Based on kernel version 4.7.2. Page generated on 2016-08-22 22:47 EST.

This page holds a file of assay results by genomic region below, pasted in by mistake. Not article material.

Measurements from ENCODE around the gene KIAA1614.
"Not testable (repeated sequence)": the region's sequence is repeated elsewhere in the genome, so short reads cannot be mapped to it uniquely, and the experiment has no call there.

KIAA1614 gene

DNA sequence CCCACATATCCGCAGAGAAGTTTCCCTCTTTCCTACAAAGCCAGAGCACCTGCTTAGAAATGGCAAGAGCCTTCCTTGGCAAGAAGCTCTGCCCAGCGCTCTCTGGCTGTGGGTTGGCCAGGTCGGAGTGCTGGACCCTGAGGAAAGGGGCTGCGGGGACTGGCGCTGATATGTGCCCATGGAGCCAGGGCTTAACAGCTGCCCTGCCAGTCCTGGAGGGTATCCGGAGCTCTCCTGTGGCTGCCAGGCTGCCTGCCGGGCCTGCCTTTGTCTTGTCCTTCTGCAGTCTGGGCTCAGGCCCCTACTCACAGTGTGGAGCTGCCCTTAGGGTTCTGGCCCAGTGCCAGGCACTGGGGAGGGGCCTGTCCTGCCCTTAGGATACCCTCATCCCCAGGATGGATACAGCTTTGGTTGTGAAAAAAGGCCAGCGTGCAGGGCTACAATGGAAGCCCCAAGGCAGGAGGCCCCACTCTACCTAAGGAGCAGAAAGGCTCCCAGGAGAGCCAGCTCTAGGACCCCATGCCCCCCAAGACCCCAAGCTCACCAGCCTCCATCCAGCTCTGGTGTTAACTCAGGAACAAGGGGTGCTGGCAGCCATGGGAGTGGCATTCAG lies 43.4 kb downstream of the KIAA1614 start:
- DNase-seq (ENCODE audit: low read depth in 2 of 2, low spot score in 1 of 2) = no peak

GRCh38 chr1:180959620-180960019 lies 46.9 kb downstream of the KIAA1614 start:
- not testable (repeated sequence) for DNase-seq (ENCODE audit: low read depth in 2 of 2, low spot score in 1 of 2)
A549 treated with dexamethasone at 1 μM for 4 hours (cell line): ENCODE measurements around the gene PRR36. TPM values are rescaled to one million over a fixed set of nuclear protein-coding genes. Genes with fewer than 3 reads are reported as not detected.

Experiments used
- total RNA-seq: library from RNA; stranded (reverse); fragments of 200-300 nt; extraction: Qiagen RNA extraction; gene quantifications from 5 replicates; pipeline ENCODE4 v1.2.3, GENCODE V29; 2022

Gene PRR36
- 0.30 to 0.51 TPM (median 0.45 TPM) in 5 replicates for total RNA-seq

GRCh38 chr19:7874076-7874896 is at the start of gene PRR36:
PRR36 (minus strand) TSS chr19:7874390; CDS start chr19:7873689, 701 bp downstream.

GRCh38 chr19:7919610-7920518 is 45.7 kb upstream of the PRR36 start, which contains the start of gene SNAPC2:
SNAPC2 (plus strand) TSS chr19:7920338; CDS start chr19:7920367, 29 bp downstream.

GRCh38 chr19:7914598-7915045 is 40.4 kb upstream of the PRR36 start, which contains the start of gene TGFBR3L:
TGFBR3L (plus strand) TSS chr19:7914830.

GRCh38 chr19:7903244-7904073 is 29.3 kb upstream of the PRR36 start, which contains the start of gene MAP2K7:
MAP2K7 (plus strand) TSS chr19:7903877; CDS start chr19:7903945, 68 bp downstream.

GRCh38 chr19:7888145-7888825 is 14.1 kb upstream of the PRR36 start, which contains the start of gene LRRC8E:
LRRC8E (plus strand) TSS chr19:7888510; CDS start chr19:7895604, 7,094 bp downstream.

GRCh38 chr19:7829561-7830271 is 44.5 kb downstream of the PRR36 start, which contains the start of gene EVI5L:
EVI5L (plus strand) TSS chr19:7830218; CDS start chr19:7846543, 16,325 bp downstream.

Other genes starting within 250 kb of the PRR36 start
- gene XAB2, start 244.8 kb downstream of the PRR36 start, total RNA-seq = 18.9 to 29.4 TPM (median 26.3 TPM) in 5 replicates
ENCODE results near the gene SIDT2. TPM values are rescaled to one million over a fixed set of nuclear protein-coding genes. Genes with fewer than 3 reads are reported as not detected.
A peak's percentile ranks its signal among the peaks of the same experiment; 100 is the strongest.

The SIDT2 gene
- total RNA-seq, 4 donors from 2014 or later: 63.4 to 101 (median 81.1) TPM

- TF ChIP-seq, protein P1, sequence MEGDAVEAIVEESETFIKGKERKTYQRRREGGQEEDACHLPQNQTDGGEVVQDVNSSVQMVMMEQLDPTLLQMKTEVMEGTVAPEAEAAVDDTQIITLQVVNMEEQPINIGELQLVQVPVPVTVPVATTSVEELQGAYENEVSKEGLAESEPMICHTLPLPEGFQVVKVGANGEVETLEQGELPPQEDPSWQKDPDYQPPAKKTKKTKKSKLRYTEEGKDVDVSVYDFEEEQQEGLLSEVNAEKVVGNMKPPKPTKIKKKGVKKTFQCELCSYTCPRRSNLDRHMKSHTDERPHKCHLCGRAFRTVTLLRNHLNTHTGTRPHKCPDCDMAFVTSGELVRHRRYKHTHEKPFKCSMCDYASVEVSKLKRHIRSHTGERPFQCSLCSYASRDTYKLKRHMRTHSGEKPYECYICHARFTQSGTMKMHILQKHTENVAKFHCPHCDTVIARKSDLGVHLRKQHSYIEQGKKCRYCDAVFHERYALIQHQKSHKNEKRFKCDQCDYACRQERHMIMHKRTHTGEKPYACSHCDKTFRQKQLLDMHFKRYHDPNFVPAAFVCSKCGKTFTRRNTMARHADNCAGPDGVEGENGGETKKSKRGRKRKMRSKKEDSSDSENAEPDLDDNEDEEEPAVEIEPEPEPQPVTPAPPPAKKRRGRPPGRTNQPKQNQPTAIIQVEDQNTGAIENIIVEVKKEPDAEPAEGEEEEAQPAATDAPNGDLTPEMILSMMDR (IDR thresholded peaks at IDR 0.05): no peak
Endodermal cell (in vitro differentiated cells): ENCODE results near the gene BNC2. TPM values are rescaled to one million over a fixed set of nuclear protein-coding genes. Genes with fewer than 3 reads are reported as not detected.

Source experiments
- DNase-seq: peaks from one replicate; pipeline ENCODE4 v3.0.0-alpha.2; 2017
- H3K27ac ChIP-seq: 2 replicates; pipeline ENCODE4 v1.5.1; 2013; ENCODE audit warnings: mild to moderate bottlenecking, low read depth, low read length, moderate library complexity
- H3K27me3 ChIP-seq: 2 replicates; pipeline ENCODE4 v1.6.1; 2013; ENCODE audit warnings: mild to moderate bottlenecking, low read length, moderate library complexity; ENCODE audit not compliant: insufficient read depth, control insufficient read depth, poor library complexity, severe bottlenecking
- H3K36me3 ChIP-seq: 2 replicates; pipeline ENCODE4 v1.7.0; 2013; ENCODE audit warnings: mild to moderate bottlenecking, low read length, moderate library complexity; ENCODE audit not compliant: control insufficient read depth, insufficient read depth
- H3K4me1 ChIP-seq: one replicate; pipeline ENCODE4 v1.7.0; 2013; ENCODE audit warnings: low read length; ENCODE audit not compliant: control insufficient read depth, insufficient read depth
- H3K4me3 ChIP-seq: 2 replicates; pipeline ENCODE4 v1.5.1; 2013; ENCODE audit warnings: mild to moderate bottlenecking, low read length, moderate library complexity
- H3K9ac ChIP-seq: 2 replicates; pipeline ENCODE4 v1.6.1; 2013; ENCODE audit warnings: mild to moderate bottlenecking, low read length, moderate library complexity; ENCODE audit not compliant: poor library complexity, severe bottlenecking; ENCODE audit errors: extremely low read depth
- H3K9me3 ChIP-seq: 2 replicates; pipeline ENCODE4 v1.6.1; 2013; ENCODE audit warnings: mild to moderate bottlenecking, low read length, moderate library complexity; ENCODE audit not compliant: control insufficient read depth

1 This file contains brief information about the SCSI tape driver. 2 The driver is currently maintained by Kai Mäkisara (email 3 Kai.Makisara@kolumbus.fi) 4 5 Last modified: Tue Feb 9 21:54:16 2016 by kai.makisara 6 7 8 BASICS 9 10 The driver is generic, i.e., it does not contain any code tailored 11 to any specific tape drive. The tape parameters can be specified with 12 one of the following three methods: 13 14 1. Each user can specify the tape parameters he/she wants to use 15 directly with ioctls. This is administratively a very simple and 16 flexible method and applicable to single-user workstations. However, 17 in a multiuser environment the next user finds the tape parameters in 18 state the previous user left them. 19 20 2. The system manager (root) can define default values for some tape 21 parameters, like block size and density using the MTSETDRVBUFFER ioctl. 22 These parameters can be programmed to come into effect either when a 23 new tape is loaded into the drive or if writing begins at the 24 beginning of the tape. The second method is applicable if the tape 25 drive performs auto-detection of the tape format well (like some 26 QIC-drives). The result is that any tape can be read, writing can be 27 continued using existing format, and the default format is used if 28 the tape is rewritten from the beginning (or a new tape is written 29 for the first time). The first method is applicable if the drive 30 does not perform auto-detection well enough and there is a single 31 "sensible" mode for the device. An example is a DAT drive that is 32 used only in variable block mode (I don't know if this is sensible 33 or not :-). 34 35 The user can override the parameters defined by the system 36 manager. The changes persist until the defaults again come into 37 effect. 38 39 3. By default, up to four modes can be defined and selected using the minor 40 number (bits 5 and 6). The number of modes can be changed by changing 41 ST_NBR_MODE_BITS in st.h. Mode 0 corresponds to the defaults discussed 42 above. Additional modes are dormant until they are defined by the 43 system manager (root). When specification of a new mode is started, 44 the configuration of mode 0 is used to provide a starting point for 45 definition of the new mode. 46 47 Using the modes allows the system manager to give the users choices 48 over some of the buffering parameters not directly accessible to the 49 users (buffered and asynchronous writes). The modes also allow choices 50 between formats in multi-tape operations (the explicitly overridden 51 parameters are reset when a new tape is loaded). 52 53 If more than one mode is used, all modes should contain definitions 54 for the same set of parameters. 55 56 Many Unices contain internal tables that associate different modes to 57 supported devices. The Linux SCSI tape driver does not contain such 58 tables (and will not do that in future). Instead of that, a utility 59 program can be made that fetches the inquiry data sent by the device, 60 scans its database, and sets up the modes using the ioctls. Another 61 alternative is to make a small script that uses mt to set the defaults 62 tailored to the system. 63 64 The driver supports fixed and variable block size (within buffer 65 limits). Both the auto-rewind (minor equals device number) and 66 non-rewind devices (minor is 128 + device number) are implemented. 67 68 In variable block mode, the byte count in write() determines the size 69 of the physical block on tape. When reading, the drive reads the next 70 tape block and returns to the user the data if the read() byte count 71 is at least the block size. Otherwise, error ENOMEM is returned. 72 73 In fixed block mode, the data transfer between the drive and the 74 driver is in multiples of the block size. The write() byte count must 75 be a multiple of the block size. This is not required when reading but 76 may be advisable for portability. 77 78 Support is provided for changing the tape partition and partitioning 79 of the tape with one or two partitions. By default support for 80 partitioned tape is disabled for each driver and it can be enabled 81 with the ioctl MTSETDRVBUFFER. 82 83 By default the driver writes one filemark when the device is closed after 84 writing and the last operation has been a write. Two filemarks can be 85 optionally written. In both cases end of data is signified by 86 returning zero bytes for two consecutive reads. 87 88 Writing filemarks without the immediate bit set in the SCSI command block acts 89 as a synchronization point, i.e., all remaining data form the drive buffers is 90 written to tape before the command returns. This makes sure that write errors 91 are caught at that point, but this takes time. In some applications, several 92 consecutive files must be written fast. The MTWEOFI operation can be used to 93 write the filemarks without flushing the drive buffer. Writing filemark at 94 close() is always flushing the drive buffers. However, if the previous 95 operation is MTWEOFI, close() does not write a filemark. This can be used if 96 the program wants to close/open the tape device between files and wants to 97 skip waiting. 98 99 If rewind, offline, bsf, or seek is done and previous tape operation was 100 write, a filemark is written before moving tape. 101 102 The compile options are defined in the file linux/drivers/scsi/st_options.h. 103 104 4. If the open option O_NONBLOCK is used, open succeeds even if the 105 drive is not ready. If O_NONBLOCK is not used, the driver waits for 106 the drive to become ready. If this does not happen in ST_BLOCK_SECONDS 107 seconds, open fails with the errno value EIO. With O_NONBLOCK the 108 device can be opened for writing even if there is a write protected 109 tape in the drive (commands trying to write something return error if 110 attempted). 111 112 113 MINOR NUMBERS 114 115 The tape driver currently supports up to 2^17 drives if 4 modes for 116 each drive are used. 117 118 The minor numbers consist of the following bit fields: 119 120 dev_upper non-rew mode dev-lower 121 20 - 8 7 6 5 4 0 122 The non-rewind bit is always bit 7 (the uppermost bit in the lowermost 123 byte). The bits defining the mode are below the non-rewind bit. The 124 remaining bits define the tape device number. This numbering is 125 backward compatible with the numbering used when the minor number was 126 only 8 bits wide. 127 128 129 SYSFS SUPPORT 130 131 The driver creates the directory /sys/class/scsi_tape and populates it with 132 directories corresponding to the existing tape devices. There are autorewind 133 and non-rewind entries for each mode. The names are stxy and nstxy, where x 134 is the tape number and y a character corresponding to the mode (none, l, m, 135 a). For example, the directories for the first tape device are (assuming four 136 modes): st0 nst0 st0l nst0l st0m nst0m st0a nst0a. 137 138 Each directory contains the entries: default_blksize default_compression 139 default_density defined dev device driver. The file 'defined' contains 1 140 if the mode is defined and zero if not defined. The files 'default_*' contain 141 the defaults set by the user. The value -1 means the default is not set. The 142 file 'dev' contains the device numbers corresponding to this device. The links 143 'device' and 'driver' point to the SCSI device and driver entries. 144 145 Each directory also contains the entry 'options' which shows the currently 146 enabled driver and mode options. The value in the file is a bit mask where the 147 bit definitions are the same as those used with MTSETDRVBUFFER in setting the 148 options. 149 150 A link named 'tape' is made from the SCSI device directory to the class 151 directory corresponding to the mode 0 auto-rewind device (e.g., st0). 152 153 154 SYSFS AND STATISTICS FOR TAPE DEVICES 155 156 The st driver maintains statistics for tape drives inside the sysfs filesystem. 157 The following method can be used to locate the statistics that are 158 available (assuming that sysfs is mounted at /sys): 159 160 1. Use opendir(3) on the directory /sys/class/scsi_tape 161 2. Use readdir(3) to read the directory contents 162 3. Use regcomp(3)/regexec(3) to match directory entries to the extended 163 regular expression "^st[0-9]+$" 164 4. Access the statistics from the /sys/class/scsi_tape/<match>/stats 165 directory (where <match> is a directory entry from /sys/class/scsi_tape 166 that matched the extended regular expression) 167 168 The reason for using this approach is that all the character devices 169 pointing to the same tape drive use the same statistics. That means 170 that st0 would have the same statistics as nst0. 171 172 The directory contains the following statistics files: 173 174 1. in_flight - The number of I/Os currently outstanding to this device. 175 2. io_ns - The amount of time spent waiting (in nanoseconds) for all I/O 176 to complete (including read and write). This includes tape movement 177 commands such as seeking between file or set marks and implicit tape 178 movement such as when rewind on close tape devices are used. 179 3. other_cnt - The number of I/Os issued to the tape drive other than read or 180 write commands. The time taken to complete these commands uses the 181 following calculation io_ms-read_ms-write_ms. 182 4. read_byte_cnt - The number of bytes read from the tape drive. 183 5. read_cnt - The number of read requests issued to the tape drive. 184 6. read_ns - The amount of time (in nanoseconds) spent waiting for read 185 requests to complete. 186 7. write_byte_cnt - The number of bytes written to the tape drive. 187 8. write_cnt - The number of write requests issued to the tape drive. 188 9. write_ns - The amount of time (in nanoseconds) spent waiting for write 189 requests to complete. 190 10. resid_cnt - The number of times during a read or write we found 191 the residual amount to be non-zero. This should mean that a program 192 is issuing a read larger thean the block size on tape. For write 193 not all data made it to tape. 194 195 Note: The in_flight value is incremented when an I/O starts the I/O 196 itself is not added to the statistics until it completes. 197 198 The total of read_cnt, write_cnt, and other_cnt may not total to the same 199 value as iodone_cnt at the device level. The tape statistics only count 200 I/O issued via the st module. 201 202 When read the statistics may not be temporally consistent while I/O is in 203 progress. The individual values are read and written to atomically however 204 when reading them back via sysfs they may be in the process of being 205 updated when starting an I/O or when it is completed. 206 207 The value shown in in_flight is incremented before any statstics are 208 updated and decremented when an I/O completes after updating statistics. 209 The value of in_flight is 0 when there are no I/Os outstanding that are 210 issued by the st driver. Tape statistics do not take into account any 211 I/O performed via the sg device. 212 213 BSD AND SYS V SEMANTICS 214 215 The user can choose between these two behaviours of the tape driver by 216 defining the value of the symbol ST_SYSV. The semantics differ when a 217 file being read is closed. The BSD semantics leaves the tape where it 218 currently is whereas the SYS V semantics moves the tape past the next 219 filemark unless the filemark has just been crossed. 220 221 The default is BSD semantics. 222 223 224 BUFFERING 225 226 The driver tries to do transfers directly to/from user space. If this 227 is not possible, a driver buffer allocated at run-time is used. If 228 direct i/o is not possible for the whole transfer, the driver buffer 229 is used (i.e., bounce buffers for individual pages are not 230 used). Direct i/o can be impossible because of several reasons, e.g.: 231 - one or more pages are at addresses not reachable by the HBA 232 - the number of pages in the transfer exceeds the number of 233 scatter/gather segments permitted by the HBA 234 - one or more pages can't be locked into memory (should not happen in 235 any reasonable situation) 236 237 The size of the driver buffers is always at least one tape block. In fixed 238 block mode, the minimum buffer size is defined (in 1024 byte units) by 239 ST_FIXED_BUFFER_BLOCKS. With small block size this allows buffering of 240 several blocks and using one SCSI read or write to transfer all of the 241 blocks. Buffering of data across write calls in fixed block mode is 242 allowed if ST_BUFFER_WRITES is non-zero and direct i/o is not used. 243 Buffer allocation uses chunks of memory having sizes 2^n * (page 244 size). Because of this the actual buffer size may be larger than the 245 minimum allowable buffer size. 246 247 NOTE that if direct i/o is used, the small writes are not buffered. This may 248 cause a surprise when moving from 2.4. There small writes (e.g., tar without 249 -b option) may have had good throughput but this is not true any more with 250 2.6. Direct i/o can be turned off to solve this problem but a better solution 251 is to use bigger write() byte counts (e.g., tar -b 64). 252 253 Asynchronous writing. Writing the buffer contents to the tape is 254 started and the write call returns immediately. The status is checked 255 at the next tape operation. Asynchronous writes are not done with 256 direct i/o and not in fixed block mode. 257 258 Buffered writes and asynchronous writes may in some rare cases cause 259 problems in multivolume operations if there is not enough space on the 260 tape after the early-warning mark to flush the driver buffer. 261 262 Read ahead for fixed block mode (ST_READ_AHEAD). Filling the buffer is 263 attempted even if the user does not want to get all of the data at 264 this read command. Should be disabled for those drives that don't like 265 a filemark to truncate a read request or that don't like backspacing. 266 267 Scatter/gather buffers (buffers that consist of chunks non-contiguous 268 in the physical memory) are used if contiguous buffers can't be 269 allocated. To support all SCSI adapters (including those not 270 supporting scatter/gather), buffer allocation is using the following 271 three kinds of chunks: 272 1. The initial segment that is used for all SCSI adapters including 273 those not supporting scatter/gather. The size of this buffer will be 274 (PAGE_SIZE << ST_FIRST_ORDER) bytes if the system can give a chunk of 275 this size (and it is not larger than the buffer size specified by 276 ST_BUFFER_BLOCKS). If this size is not available, the driver halves 277 the size and tries again until the size of one page. The default 278 settings in st_options.h make the driver to try to allocate all of the 279 buffer as one chunk. 280 2. The scatter/gather segments to fill the specified buffer size are 281 allocated so that as many segments as possible are used but the number 282 of segments does not exceed ST_FIRST_SG. 283 3. The remaining segments between ST_MAX_SG (or the module parameter 284 max_sg_segs) and the number of segments used in phases 1 and 2 285 are used to extend the buffer at run-time if this is necessary. The 286 number of scatter/gather segments allowed for the SCSI adapter is not 287 exceeded if it is smaller than the maximum number of scatter/gather 288 segments specified. If the maximum number allowed for the SCSI adapter 289 is smaller than the number of segments used in phases 1 and 2, 290 extending the buffer will always fail. 291 292 293 EOM BEHAVIOUR WHEN WRITING 294 295 When the end of medium early warning is encountered, the current write 296 is finished and the number of bytes is returned. The next write 297 returns -1 and errno is set to ENOSPC. To enable writing a trailer, 298 the next write is allowed to proceed and, if successful, the number of 299 bytes is returned. After this, -1 and the number of bytes are 300 alternately returned until the physical end of medium (or some other 301 error) is encountered. 302 303 304 MODULE PARAMETERS 305 306 The buffer size, write threshold, and the maximum number of allocated buffers 307 are configurable when the driver is loaded as a module. The keywords are: 308 309 buffer_kbs=xxx the buffer size for fixed block mode is set 310 to xxx kilobytes 311 write_threshold_kbs=xxx the write threshold in kilobytes set to xxx 312 max_sg_segs=xxx the maximum number of scatter/gather 313 segments 314 try_direct_io=x try direct transfer between user buffer and 315 tape drive if this is non-zero 316 317 Note that if the buffer size is changed but the write threshold is not 318 set, the write threshold is set to the new buffer size - 2 kB. 319 320 321 BOOT TIME CONFIGURATION 322 323 If the driver is compiled into the kernel, the same parameters can be 324 also set using, e.g., the LILO command line. The preferred syntax is 325 to use the same keyword used when loading as module but prepended 326 with 'st.'. For instance, to set the maximum number of scatter/gather 327 segments, the parameter 'st.max_sg_segs=xx' should be used (xx is the 328 number of scatter/gather segments). 329 330 For compatibility, the old syntax from early 2.5 and 2.4 kernel 331 versions is supported. The same keywords can be used as when loading 332 the driver as module. If several parameters are set, the keyword-value 333 pairs are separated with a comma (no spaces allowed). A colon can be 334 used instead of the equal mark. The definition is prepended by the 335 string st=. Here is an example: 336 337 st=buffer_kbs:64,write_threshold_kbs:60 338 339 The following syntax used by the old kernel versions is also supported: 340 341 st=aa[,bb[,dd]] 342 343 where 344 aa is the buffer size for fixed block mode in 1024 byte units 345 bb is the write threshold in 1024 byte units 346 dd is the maximum number of scatter/gather segments 347 348 349 IOCTLS 350 351 The tape is positioned and the drive parameters are set with ioctls 352 defined in mtio.h The tape control program 'mt' uses these ioctls. Try 353 to find an mt that supports all of the Linux SCSI tape ioctls and 354 opens the device for writing if the tape contents will be modified 355 (look for a package mt-st* from the Linux ftp sites; the GNU mt does 356 not open for writing for, e.g., erase). 357 358 The supported ioctls are: 359 360 The following use the structure mtop: 361 362 MTFSF Space forward over count filemarks. Tape positioned after filemark. 363 MTFSFM As above but tape positioned before filemark. 364 MTBSF Space backward over count filemarks. Tape positioned before 365 filemark. 366 MTBSFM As above but ape positioned after filemark. 367 MTFSR Space forward over count records. 368 MTBSR Space backward over count records. 369 MTFSS Space forward over count setmarks. 370 MTBSS Space backward over count setmarks. 371 MTWEOF Write count filemarks. 372 MTWEOFI Write count filemarks with immediate bit set (i.e., does not 373 wait until data is on tape) 374 MTWSM Write count setmarks. 375 MTREW Rewind tape. 376 MTOFFL Set device off line (often rewind plus eject). 377 MTNOP Do nothing except flush the buffers. 378 MTRETEN Re-tension tape. 379 MTEOM Space to end of recorded data. 380 MTERASE Erase tape. If the argument is zero, the short erase command 381 is used. The long erase command is used with all other values 382 of the argument. 383 MTSEEK Seek to tape block count. Uses Tandberg-compatible seek (QFA) 384 for SCSI-1 drives and SCSI-2 seek for SCSI-2 drives. The file and 385 block numbers in the status are not valid after a seek. 386 MTSETBLK Set the drive block size. Setting to zero sets the drive into 387 variable block mode (if applicable). 388 MTSETDENSITY Sets the drive density code to arg. See drive 389 documentation for available codes. 390 MTLOCK and MTUNLOCK Explicitly lock/unlock the tape drive door. 391 MTLOAD and MTUNLOAD Explicitly load and unload the tape. If the 392 command argument x is between MT_ST_HPLOADER_OFFSET + 1 and 393 MT_ST_HPLOADER_OFFSET + 6, the number x is used sent to the 394 drive with the command and it selects the tape slot to use of 395 HP C1553A changer. 396 MTCOMPRESSION Sets compressing or uncompressing drive mode using the 397 SCSI mode page 15. Note that some drives other methods for 398 control of compression. Some drives (like the Exabytes) use 399 density codes for compression control. Some drives use another 400 mode page but this page has not been implemented in the 401 driver. Some drives without compression capability will accept 402 any compression mode without error. 403 MTSETPART Moves the tape to the partition given by the argument at the 404 next tape operation. The block at which the tape is positioned 405 is the block where the tape was previously positioned in the 406 new active partition unless the next tape operation is 407 MTSEEK. In this case the tape is moved directly to the block 408 specified by MTSEEK. MTSETPART is inactive unless 409 MT_ST_CAN_PARTITIONS set. 410 MTMKPART Formats the tape with one partition (argument zero) or two 411 partitions (argument non-zero). If the argument is positive, 412 it specifies the size of partition 1 in megabytes. For DDS 413 drives and several early drives this is the physically first 414 partition of the tape. If the argument is negative, its absolute 415 value specifies the size of partition 0 in megabytes. This is 416 the physically first partition of many later drives, like the 417 LTO drives from LTO-5 upwards. The drive has to support partitions 418 with size specified by the initiator. Inactive unless 419 MT_ST_CAN_PARTITIONS set. 420 MTSETDRVBUFFER 421 Is used for several purposes. The command is obtained from count 422 with mask MT_SET_OPTIONS, the low order bits are used as argument. 423 This command is only allowed for the superuser (root). The 424 subcommands are: 425 0 426 The drive buffer option is set to the argument. Zero means 427 no buffering. 428 MT_ST_BOOLEANS 429 Sets the buffering options. The bits are the new states 430 (enabled/disabled) the following options (in the 431 parenthesis is specified whether the option is global or 432 can be specified differently for each mode): 433 MT_ST_BUFFER_WRITES write buffering (mode) 434 MT_ST_ASYNC_WRITES asynchronous writes (mode) 435 MT_ST_READ_AHEAD read ahead (mode) 436 MT_ST_TWO_FM writing of two filemarks (global) 437 MT_ST_FAST_EOM using the SCSI spacing to EOD (global) 438 MT_ST_AUTO_LOCK automatic locking of the drive door (global) 439 MT_ST_DEF_WRITES the defaults are meant only for writes (mode) 440 MT_ST_CAN_BSR backspacing over more than one records can 441 be used for repositioning the tape (global) 442 MT_ST_NO_BLKLIMS the driver does not ask the block limits 443 from the drive (block size can be changed only to 444 variable) (global) 445 MT_ST_CAN_PARTITIONS enables support for partitioned 446 tapes (global) 447 MT_ST_SCSI2LOGICAL the logical block number is used in 448 the MTSEEK and MTIOCPOS for SCSI-2 drives instead of 449 the device dependent address. It is recommended to set 450 this flag unless there are tapes using the device 451 dependent (from the old times) (global) 452 MT_ST_SYSV sets the SYSV semantics (mode) 453 MT_ST_NOWAIT enables immediate mode (i.e., don't wait for 454 the command to finish) for some commands (e.g., rewind) 455 MT_ST_NOWAIT_EOF enables immediate filemark mode (i.e. when 456 writing a filemark, don't wait for it to complete). Please 457 see the BASICS note about MTWEOFI with respect to the 458 possible dangers of writing immediate filemarks. 459 MT_ST_SILI enables setting the SILI bit in SCSI commands when 460 reading in variable block mode to enhance performance when 461 reading blocks shorter than the byte count; set this only 462 if you are sure that the drive supports SILI and the HBA 463 correctly returns transfer residuals 464 MT_ST_DEBUGGING debugging (global; debugging must be 465 compiled into the driver) 466 MT_ST_SETBOOLEANS 467 MT_ST_CLEARBOOLEANS 468 Sets or clears the option bits. 469 MT_ST_WRITE_THRESHOLD 470 Sets the write threshold for this device to kilobytes 471 specified by the lowest bits. 472 MT_ST_DEF_BLKSIZE 473 Defines the default block size set automatically. Value 474 0xffffff means that the default is not used any more. 475 MT_ST_DEF_DENSITY 476 MT_ST_DEF_DRVBUFFER 477 Used to set or clear the density (8 bits), and drive buffer 478 state (3 bits). If the value is MT_ST_CLEAR_DEFAULT 479 (0xfffff) the default will not be used any more. Otherwise 480 the lowermost bits of the value contain the new value of 481 the parameter. 482 MT_ST_DEF_COMPRESSION 483 The compression default will not be used if the value of 484 the lowermost byte is 0xff. Otherwise the lowermost bit 485 contains the new default. If the bits 8-15 are set to a 486 non-zero number, and this number is not 0xff, the number is 487 used as the compression algorithm. The value 488 MT_ST_CLEAR_DEFAULT can be used to clear the compression 489 default. 490 MT_ST_SET_TIMEOUT 491 Set the normal timeout in seconds for this device. The 492 default is 900 seconds (15 minutes). The timeout should be 493 long enough for the retries done by the device while 494 reading/writing. 495 MT_ST_SET_LONG_TIMEOUT 496 Set the long timeout that is used for operations that are 497 known to take a long time. The default is 14000 seconds 498 (3.9 hours). For erase this value is further multiplied by 499 eight. 500 MT_ST_SET_CLN 501 Set the cleaning request interpretation parameters using 502 the lowest 24 bits of the argument. The driver can set the 503 generic status bit GMT_CLN if a cleaning request bit pattern 504 is found from the extended sense data. Many drives set one or 505 more bits in the extended sense data when the drive needs 506 cleaning. The bits are device-dependent. The driver is 507 given the number of the sense data byte (the lowest eight 508 bits of the argument; must be >= 18 (values 1 - 17 509 reserved) and <= the maximum requested sense data sixe), 510 a mask to select the relevant bits (the bits 9-16), and the 511 bit pattern (bits 17-23). If the bit pattern is zero, one 512 or more bits under the mask indicate cleaning request. If 513 the pattern is non-zero, the pattern must match the masked 514 sense data byte. 515 516 (The cleaning bit is set if the additional sense code and 517 qualifier 00h 17h are seen regardless of the setting of 518 MT_ST_SET_CLN.) 519 520 The following ioctl uses the structure mtpos: 521 MTIOCPOS Reads the current position from the drive. Uses 522 Tandberg-compatible QFA for SCSI-1 drives and the SCSI-2 523 command for the SCSI-2 drives. 524 525 The following ioctl uses the structure mtget to return the status: 526 MTIOCGET Returns some status information. 527 The file number and block number within file are returned. The 528 block is -1 when it can't be determined (e.g., after MTBSF). 529 The drive type is either MTISSCSI1 or MTISSCSI2. 530 The number of recovered errors since the previous status call 531 is stored in the lower word of the field mt_erreg. 532 The current block size and the density code are stored in the field 533 mt_dsreg (shifts for the subfields are MT_ST_BLKSIZE_SHIFT and 534 MT_ST_DENSITY_SHIFT). 535 The GMT_xxx status bits reflect the drive status. GMT_DR_OPEN 536 is set if there is no tape in the drive. GMT_EOD means either 537 end of recorded data or end of tape. GMT_EOT means end of tape. 538 539 540 MISCELLANEOUS COMPILE OPTIONS 541 542 The recovered write errors are considered fatal if ST_RECOVERED_WRITE_FATAL 543 is defined. 544 545 The maximum number of tape devices is determined by the define 546 ST_MAX_TAPES. If more tapes are detected at driver initialization, the 547 maximum is adjusted accordingly. 548 549 Immediate return from tape positioning SCSI commands can be enabled by 550 defining ST_NOWAIT. If this is defined, the user should take care that 551 the next tape operation is not started before the previous one has 552 finished. The drives and SCSI adapters should handle this condition 553 gracefully, but some drive/adapter combinations are known to hang the 554 SCSI bus in this case. 555 556 The MTEOM command is by default implemented as spacing over 32767 557 filemarks. With this method the file number in the status is 558 correct. The user can request using direct spacing to EOD by setting 559 ST_FAST_EOM 1 (or using the MT_ST_OPTIONS ioctl). In this case the file 560 number will be invalid. 561 562 When using read ahead or buffered writes the position within the file 563 may not be correct after the file is closed (correct position may 564 require backspacing over more than one record). The correct position 565 within file can be obtained if ST_IN_FILE_POS is defined at compile 566 time or the MT_ST_CAN_BSR bit is set for the drive with an ioctl. 567 (The driver always backs over a filemark crossed by read ahead if the 568 user does not request data that far.) 569 570 571 DEBUGGING HINTS 572 573 Debugging code is now compiled in by default but debugging is turned off 574 with the kernel module parameter debug_flag defaulting to 0. Debugging 575 can still be switched on and off with an ioctl. To enable debug at 576 module load time add debug_flag=1 to the module load options, the 577 debugging output is not voluminous. Debugging can also be enabled 578 and disabled by writing a '0' (disable) or '1' (enable) to the sysfs 579 file /sys/bus/scsi/drivers/st/debug_flag. 580 581 If the tape seems to hang, I would be very interested to hear where 582 the driver is waiting. With the command 'ps -l' you can see the state 583 of the process using the tape. If the state is D, the process is 584 waiting for something. The field WCHAN tells where the driver is 585 waiting. If you have the current System.map in the correct place (in 586 /boot for the procps I use) or have updated /etc/psdatabase (for kmem 587 ps), ps writes the function name in the WCHAN field. If not, you have 588 to look up the function from System.map. 589 590 Note also that the timeouts are very long compared to most other 591 drivers. This means that the Linux driver may appear hung although the 592 real reason is that the tape firmware has got confused.